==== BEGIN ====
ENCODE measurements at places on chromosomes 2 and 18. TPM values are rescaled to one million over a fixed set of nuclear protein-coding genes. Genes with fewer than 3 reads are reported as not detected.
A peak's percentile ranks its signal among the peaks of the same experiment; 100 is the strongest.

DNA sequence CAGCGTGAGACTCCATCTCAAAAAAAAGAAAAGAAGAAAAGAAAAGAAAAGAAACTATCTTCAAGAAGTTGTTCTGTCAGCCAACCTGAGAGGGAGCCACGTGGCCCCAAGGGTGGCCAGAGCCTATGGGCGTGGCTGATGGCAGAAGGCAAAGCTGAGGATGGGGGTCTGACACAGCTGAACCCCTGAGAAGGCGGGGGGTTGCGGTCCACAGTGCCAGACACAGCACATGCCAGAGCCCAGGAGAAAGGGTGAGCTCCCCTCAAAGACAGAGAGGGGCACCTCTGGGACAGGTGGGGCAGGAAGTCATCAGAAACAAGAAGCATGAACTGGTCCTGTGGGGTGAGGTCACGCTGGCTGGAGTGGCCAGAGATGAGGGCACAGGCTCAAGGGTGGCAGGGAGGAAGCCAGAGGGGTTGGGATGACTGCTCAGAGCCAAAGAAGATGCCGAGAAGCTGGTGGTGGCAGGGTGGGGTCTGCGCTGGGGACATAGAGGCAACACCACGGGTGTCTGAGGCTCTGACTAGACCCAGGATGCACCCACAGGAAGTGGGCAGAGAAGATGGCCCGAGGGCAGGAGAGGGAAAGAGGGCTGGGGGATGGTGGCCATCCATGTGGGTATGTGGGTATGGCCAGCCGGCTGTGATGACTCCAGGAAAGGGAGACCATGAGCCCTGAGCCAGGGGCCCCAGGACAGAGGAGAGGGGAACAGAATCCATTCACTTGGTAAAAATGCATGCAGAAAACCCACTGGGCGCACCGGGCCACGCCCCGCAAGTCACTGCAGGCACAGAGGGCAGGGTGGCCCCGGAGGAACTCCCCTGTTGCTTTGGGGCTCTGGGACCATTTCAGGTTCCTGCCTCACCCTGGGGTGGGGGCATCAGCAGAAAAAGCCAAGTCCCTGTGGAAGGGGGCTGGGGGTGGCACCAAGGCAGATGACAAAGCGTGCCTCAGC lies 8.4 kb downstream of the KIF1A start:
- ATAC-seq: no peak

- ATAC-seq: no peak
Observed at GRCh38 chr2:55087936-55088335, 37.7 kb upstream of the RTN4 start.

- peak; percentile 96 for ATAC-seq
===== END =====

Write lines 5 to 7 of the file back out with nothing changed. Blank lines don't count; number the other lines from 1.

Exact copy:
- ATAC-seq: no peak
Observed at GRCh38 chr2:55087936-55088335, 37.7 kb upstream of the RTN4 start.

- peak; percentile 96 for ATAC-seq